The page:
(a) If a license applicant or a licensee fails to furnish financial statements the commissioner may refuse to issue or renew the license or may suspend the license.
(b) The commissioner may refuse to issue or renew a license or may suspend a license upon determining, based upon the financial statement filed under this section or other financial information obtained by the commissioner, that the applicant or licensee is not financially able to properly perform the services and operate the business for which the license is issued.
(c) When a license is suspended the licensee shall surrender the license to the commissioner. An applicant or licensee may request an administrative hearing subject to chapter 14 within 15 days after the commissioner suspends a license or refuses to issue or renew a license under clause (b) to determine whether the license should be issued, renewed, or revoked. If no request is made within 15 days after suspension, the commissioner shall revoke the license.
A producer claiming to be damaged by a breach of a contract for the purchase of grain by a licensed grain buyer may file a written claim with the commissioner. The claim must state the facts constituting the claim. The claim must be filed with the commissioner within 180 days of the breach of the contract. If a claim is valid, the commissioner may immediately suspend the license, in which case the licensee shall surrender the license to the commissioner. Within 15 days the licensee may request an administrative hearing subject to chapter 14 to determine whether the license should be revoked. If no request is made within 15 days, the commissioner shall revoke the license.
For entities licensed under this chapter and chapter 232, the bond requirements and claims against the bond are governed under section 232.22, subdivision 6a.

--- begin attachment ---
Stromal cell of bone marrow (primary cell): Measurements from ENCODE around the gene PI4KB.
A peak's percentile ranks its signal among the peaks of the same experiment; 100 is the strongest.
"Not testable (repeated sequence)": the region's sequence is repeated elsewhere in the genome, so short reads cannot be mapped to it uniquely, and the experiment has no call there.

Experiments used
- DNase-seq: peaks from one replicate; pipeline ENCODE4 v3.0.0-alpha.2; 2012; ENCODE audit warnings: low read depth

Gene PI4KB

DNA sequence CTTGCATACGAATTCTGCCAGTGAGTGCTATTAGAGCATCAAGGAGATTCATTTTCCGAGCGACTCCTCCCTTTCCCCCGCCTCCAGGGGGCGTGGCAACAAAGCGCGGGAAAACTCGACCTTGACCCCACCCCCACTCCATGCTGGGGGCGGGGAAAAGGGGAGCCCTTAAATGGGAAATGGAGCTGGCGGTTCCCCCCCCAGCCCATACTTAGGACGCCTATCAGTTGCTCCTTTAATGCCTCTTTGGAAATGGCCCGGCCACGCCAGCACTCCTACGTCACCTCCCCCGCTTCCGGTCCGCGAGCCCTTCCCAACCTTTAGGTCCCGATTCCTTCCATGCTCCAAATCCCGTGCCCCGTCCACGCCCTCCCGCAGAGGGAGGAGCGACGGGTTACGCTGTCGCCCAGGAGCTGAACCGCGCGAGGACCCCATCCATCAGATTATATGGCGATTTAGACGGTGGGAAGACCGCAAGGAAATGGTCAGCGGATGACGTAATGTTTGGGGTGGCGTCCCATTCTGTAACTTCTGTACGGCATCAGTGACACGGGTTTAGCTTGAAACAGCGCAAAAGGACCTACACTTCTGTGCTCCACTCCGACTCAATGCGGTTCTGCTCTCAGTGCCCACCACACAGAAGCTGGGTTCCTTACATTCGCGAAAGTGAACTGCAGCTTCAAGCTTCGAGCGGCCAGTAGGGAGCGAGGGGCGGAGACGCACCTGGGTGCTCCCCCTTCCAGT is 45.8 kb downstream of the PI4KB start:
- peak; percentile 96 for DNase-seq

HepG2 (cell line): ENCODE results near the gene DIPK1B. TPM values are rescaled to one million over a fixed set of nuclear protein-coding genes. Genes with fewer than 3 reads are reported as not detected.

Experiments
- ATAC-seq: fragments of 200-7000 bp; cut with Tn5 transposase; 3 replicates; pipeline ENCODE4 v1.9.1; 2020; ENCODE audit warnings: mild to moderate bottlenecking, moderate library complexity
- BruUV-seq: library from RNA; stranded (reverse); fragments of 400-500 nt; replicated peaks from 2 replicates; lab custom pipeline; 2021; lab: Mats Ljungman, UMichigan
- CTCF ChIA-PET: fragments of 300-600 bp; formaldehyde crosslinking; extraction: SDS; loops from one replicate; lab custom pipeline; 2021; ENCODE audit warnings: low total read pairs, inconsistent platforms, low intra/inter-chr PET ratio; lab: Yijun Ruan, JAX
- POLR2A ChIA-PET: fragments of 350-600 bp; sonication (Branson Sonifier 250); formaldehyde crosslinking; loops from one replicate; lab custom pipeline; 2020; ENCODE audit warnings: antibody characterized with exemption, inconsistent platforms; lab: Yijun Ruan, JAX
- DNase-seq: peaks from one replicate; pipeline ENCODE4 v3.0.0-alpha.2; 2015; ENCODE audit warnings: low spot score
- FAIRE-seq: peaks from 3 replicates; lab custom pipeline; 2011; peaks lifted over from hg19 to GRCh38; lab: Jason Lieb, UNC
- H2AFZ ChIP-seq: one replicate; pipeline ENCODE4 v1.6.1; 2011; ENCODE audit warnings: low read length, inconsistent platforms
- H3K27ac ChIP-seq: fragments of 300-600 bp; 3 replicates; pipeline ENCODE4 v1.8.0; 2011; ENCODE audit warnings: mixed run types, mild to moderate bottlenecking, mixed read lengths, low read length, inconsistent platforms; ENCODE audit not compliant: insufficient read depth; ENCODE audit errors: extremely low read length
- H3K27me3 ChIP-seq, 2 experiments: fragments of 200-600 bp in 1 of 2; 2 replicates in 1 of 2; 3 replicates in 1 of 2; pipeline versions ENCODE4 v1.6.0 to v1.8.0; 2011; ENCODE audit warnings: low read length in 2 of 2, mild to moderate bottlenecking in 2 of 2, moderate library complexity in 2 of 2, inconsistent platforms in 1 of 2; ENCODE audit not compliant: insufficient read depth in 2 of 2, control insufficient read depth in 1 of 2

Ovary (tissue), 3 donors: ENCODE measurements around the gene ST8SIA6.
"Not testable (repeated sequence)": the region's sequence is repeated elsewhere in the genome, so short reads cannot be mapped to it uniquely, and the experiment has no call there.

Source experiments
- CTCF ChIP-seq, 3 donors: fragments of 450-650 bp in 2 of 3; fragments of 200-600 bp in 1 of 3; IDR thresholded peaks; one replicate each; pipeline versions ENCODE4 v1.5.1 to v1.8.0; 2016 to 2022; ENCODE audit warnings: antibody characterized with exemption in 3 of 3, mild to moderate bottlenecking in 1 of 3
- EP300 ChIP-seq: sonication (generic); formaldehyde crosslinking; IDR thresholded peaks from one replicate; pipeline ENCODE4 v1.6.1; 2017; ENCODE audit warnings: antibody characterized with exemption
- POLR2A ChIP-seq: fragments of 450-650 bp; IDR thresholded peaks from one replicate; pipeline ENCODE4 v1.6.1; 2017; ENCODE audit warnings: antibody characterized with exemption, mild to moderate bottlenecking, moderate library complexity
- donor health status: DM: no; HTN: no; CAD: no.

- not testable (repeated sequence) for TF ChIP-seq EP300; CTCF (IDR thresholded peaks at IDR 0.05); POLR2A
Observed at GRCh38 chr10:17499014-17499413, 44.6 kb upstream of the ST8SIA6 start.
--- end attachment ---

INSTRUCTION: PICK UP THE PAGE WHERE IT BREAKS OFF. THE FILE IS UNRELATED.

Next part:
(a) The bond required under subdivision 4 shall provide for payment of loss caused by the grain buyer's failure to pay, upon the owner's demand, the purchase price of grain sold to the grain buyer in the manner provided by subdivision 5, including loss caused by failure to pay within the time required. The bond shall be conditioned upon the grain buyer being duly licensed as provided herein.
(b) The commissioner shall promptly determine the validity of all claims filed and notify the claimants of the determination. An aggrieved party may appeal the commissioner's determination by requesting, within 15 days, that the commissioner initiate a contested case proceeding. In the absence of such a request, or following the issuance of a final order in a contested case, the surety company shall issue payment promptly to those claimants entitled to payment. The commissioner may apply to the district court for an order appointing a trustee or receiver to manage and supervise the operations of the grain buyer in default. The commissioner may participate in any resulting court proceeding as an interested party.
(c) If a grain buyer has become liable to more than one producer by reason of breaches of the conditions of the bond and the amount of the bond is insufficient to pay the entire liability to all producers entitled to the protection of the bond, the proceeds of the bond shall be apportioned among the bona fide claimants.
(d) The bond shall not be cumulative from one licensing period to the next. The maximum liability of the bond shall be its face value for the licensing period.
It is a violation under this chapter if the commissioner finds, after an investigation is conducted, that a complaint is valid or that a licensee is in violation of the provisions of this chapter.
1982 c 424 s 130; 1982 c 635 s 4; 1983 c 374 s 8,20; 1985 c 233 s 5; 1986 c 444; 1987 c 396 art 11 s 15; 1996 c 305 art 3 s 28; 1997 c 11 art 2 s 9; 1997 c 216 s 126; 1999 c 231 s 169; 1999 c 250 art 3 s 24; 2000 c 477 s 61; 1Sp2001 c 2 s 142; 2003 c 112 art 2 s 50; 2004 c 254 s 29,30; 1Sp2005 c 1 art 1 s 84,85; 2006 c 265 s 3; 2009 c 101 art 2 s 109; 2012 c 244 art 1 s 52-55; 2013 c 114 art 2 s 54
A written confirmation required under section 223.177, subdivision 2, and a written voluntary extension of credit contract must include those items prescribed by the commissioner by rule. A contract shall include a statement of the legal and financial responsibilities of grain buyers and sellers established in this chapter. A contract shall also include the following statement in not less than ten point, all capital type, framed in a box with space provided for the seller's signature: "THIS CONTRACT CONSTITUTES A VOLUNTARY EXTENSION OF CREDIT. THIS CONTRACT IS NOT COVERED BY ANY GRAIN BUYER'S BOND." If a written contract is provided at the time the grain is delivered to the grain buyer, the seller shall sign the contract in the space provided beneath the statement. A transaction that does not meet the provisions of a voluntary extension of credit, including the issuance and signing of a voluntary extension of credit contract, is a cash sale.